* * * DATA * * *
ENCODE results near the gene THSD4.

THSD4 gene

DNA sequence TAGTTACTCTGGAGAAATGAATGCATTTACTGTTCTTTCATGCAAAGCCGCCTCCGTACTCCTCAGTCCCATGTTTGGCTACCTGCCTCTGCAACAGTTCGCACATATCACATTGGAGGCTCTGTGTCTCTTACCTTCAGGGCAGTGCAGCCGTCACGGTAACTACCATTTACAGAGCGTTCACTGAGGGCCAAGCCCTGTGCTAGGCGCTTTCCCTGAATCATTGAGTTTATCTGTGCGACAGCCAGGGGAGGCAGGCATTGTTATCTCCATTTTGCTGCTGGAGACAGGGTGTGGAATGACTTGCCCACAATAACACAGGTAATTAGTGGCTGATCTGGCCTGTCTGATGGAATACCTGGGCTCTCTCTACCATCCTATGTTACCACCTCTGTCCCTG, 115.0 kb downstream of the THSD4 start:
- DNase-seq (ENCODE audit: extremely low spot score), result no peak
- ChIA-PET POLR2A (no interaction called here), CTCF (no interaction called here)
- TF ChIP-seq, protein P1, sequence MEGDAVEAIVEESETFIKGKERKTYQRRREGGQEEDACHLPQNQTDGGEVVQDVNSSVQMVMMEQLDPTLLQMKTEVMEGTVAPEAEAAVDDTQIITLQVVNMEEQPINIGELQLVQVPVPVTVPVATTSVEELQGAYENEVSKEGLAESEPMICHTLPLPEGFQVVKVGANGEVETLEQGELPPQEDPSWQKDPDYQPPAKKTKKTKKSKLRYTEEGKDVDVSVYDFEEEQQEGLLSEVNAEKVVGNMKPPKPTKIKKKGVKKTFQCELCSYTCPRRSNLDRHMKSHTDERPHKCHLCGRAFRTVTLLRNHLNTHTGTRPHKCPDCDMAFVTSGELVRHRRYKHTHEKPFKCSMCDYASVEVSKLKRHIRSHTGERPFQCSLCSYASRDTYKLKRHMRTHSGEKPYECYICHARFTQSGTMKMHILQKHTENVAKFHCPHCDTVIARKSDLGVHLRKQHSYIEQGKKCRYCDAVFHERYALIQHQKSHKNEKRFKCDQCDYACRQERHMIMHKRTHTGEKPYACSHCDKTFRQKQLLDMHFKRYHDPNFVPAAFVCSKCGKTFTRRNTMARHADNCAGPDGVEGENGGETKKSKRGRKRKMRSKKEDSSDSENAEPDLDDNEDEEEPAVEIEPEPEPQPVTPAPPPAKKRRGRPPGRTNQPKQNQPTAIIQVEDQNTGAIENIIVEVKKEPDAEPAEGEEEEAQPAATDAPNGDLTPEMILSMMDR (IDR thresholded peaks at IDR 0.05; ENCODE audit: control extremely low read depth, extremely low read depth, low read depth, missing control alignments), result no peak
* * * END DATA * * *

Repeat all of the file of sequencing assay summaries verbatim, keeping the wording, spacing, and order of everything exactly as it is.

ENCODE results near the gene THSD4.

THSD4 gene

DNA sequence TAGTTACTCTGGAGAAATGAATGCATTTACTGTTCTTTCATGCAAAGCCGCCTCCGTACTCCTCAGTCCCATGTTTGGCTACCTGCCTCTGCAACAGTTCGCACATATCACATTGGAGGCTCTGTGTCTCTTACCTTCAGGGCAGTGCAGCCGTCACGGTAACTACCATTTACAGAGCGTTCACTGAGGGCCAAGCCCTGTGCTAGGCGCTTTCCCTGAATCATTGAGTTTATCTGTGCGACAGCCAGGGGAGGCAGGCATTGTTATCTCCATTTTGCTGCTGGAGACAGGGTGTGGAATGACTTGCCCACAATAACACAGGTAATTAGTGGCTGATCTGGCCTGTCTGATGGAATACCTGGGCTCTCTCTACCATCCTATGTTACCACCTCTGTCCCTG, 115.0 kb downstream of the THSD4 start:
- DNase-seq (ENCODE audit: extremely low spot score), result no peak
- ChIA-PET POLR2A (no interaction called here), CTCF (no interaction called here)
- TF ChIP-seq, protein P1, sequence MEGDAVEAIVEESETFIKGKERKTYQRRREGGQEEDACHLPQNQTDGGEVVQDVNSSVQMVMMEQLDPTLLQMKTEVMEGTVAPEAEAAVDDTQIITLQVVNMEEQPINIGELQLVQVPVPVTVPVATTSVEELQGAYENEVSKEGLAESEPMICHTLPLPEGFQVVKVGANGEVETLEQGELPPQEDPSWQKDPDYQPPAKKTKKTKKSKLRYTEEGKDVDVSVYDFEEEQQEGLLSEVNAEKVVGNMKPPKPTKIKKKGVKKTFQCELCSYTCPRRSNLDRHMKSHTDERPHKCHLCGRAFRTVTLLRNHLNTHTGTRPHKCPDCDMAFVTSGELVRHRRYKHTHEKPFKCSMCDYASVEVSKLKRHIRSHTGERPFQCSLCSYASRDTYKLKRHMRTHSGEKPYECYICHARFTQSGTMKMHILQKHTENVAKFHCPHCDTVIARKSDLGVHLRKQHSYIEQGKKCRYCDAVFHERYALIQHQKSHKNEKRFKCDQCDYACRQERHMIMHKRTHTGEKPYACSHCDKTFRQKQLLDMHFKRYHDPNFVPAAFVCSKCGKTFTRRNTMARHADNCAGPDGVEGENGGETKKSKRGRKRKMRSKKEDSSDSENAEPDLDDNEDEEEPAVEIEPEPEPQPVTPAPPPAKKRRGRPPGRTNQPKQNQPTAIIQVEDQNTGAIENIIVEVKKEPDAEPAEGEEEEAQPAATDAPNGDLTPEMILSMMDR (IDR thresholded peaks at IDR 0.05; ENCODE audit: control extremely low read depth, extremely low read depth, low read depth, missing control alignments), result no peak